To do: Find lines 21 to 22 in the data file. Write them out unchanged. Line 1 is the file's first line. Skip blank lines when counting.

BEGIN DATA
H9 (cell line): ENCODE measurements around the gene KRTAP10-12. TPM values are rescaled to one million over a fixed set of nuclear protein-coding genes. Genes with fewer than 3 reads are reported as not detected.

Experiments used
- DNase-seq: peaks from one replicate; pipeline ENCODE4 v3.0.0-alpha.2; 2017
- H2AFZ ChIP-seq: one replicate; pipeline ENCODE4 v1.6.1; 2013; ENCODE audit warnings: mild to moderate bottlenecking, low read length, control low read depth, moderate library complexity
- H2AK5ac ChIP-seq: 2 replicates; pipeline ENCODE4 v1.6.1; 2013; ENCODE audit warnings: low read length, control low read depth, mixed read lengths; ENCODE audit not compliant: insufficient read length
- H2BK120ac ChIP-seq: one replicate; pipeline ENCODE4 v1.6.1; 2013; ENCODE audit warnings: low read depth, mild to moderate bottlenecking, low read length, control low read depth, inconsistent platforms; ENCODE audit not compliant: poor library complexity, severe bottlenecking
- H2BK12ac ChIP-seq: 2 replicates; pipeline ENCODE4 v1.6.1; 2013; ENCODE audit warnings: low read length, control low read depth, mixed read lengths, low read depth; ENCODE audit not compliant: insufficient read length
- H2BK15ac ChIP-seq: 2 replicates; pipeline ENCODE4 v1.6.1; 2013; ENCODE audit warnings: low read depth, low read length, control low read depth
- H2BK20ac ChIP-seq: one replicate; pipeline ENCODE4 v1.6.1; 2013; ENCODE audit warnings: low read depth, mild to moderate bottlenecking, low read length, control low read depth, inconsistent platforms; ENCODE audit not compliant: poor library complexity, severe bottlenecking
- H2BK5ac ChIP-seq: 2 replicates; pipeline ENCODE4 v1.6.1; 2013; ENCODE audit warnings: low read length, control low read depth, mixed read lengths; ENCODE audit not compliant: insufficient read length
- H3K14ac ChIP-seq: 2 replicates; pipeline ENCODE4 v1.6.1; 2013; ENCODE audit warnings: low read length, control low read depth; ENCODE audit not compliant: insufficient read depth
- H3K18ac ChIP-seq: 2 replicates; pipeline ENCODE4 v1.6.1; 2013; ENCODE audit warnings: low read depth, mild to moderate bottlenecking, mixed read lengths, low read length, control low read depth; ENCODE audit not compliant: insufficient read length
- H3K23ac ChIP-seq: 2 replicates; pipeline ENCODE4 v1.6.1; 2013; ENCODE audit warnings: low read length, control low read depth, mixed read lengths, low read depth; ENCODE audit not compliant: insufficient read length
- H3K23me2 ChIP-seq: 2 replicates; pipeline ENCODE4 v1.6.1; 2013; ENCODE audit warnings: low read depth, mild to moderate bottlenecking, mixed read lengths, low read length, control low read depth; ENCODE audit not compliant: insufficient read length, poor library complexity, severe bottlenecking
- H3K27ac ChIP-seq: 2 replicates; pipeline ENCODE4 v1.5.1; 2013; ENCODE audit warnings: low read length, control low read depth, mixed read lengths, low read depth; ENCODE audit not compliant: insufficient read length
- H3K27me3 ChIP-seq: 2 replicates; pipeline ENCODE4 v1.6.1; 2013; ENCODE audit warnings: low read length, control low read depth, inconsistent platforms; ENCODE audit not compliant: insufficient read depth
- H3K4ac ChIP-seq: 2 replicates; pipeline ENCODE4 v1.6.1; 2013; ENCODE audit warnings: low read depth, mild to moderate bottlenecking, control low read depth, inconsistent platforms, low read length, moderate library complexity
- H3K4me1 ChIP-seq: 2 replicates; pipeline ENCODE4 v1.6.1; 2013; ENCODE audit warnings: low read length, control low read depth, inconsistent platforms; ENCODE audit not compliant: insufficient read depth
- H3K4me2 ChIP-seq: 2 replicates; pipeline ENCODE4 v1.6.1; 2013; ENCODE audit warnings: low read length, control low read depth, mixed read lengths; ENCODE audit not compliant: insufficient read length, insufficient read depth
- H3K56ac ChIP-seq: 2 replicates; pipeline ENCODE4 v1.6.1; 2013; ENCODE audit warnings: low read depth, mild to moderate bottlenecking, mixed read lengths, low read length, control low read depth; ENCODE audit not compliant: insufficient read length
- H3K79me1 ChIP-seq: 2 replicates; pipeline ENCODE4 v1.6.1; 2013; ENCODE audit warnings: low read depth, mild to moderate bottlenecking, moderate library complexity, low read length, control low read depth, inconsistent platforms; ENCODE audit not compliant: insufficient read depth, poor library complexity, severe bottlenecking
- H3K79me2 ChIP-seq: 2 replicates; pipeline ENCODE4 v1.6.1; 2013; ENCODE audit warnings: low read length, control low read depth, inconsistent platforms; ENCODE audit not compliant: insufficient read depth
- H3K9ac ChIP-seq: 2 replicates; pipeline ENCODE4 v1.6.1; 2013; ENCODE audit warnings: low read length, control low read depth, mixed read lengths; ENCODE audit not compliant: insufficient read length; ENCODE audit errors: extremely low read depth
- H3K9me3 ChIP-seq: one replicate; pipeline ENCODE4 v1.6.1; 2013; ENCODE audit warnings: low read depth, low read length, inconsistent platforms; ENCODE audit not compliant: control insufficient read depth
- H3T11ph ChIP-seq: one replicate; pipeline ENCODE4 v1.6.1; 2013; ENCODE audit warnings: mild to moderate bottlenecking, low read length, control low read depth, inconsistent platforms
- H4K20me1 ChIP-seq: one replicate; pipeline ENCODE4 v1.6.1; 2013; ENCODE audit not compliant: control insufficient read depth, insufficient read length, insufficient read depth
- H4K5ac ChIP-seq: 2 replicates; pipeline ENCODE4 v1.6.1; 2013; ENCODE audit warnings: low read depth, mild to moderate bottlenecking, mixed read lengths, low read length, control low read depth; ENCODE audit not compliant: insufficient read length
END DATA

- H3K79me1 ChIP-seq: 2 replicates; pipeline ENCODE4 v1.6.1; 2013; ENCODE audit warnings: low read depth, mild to moderate bottlenecking, moderate library complexity, low read length, control low read depth, inconsistent platforms; ENCODE audit not compliant: insufficient read depth, poor library complexity, severe bottlenecking
- H3K79me2 ChIP-seq: 2 replicates; pipeline ENCODE4 v1.6.1; 2013; ENCODE audit warnings: low read length, control low read depth, inconsistent platforms; ENCODE audit not compliant: insufficient read depth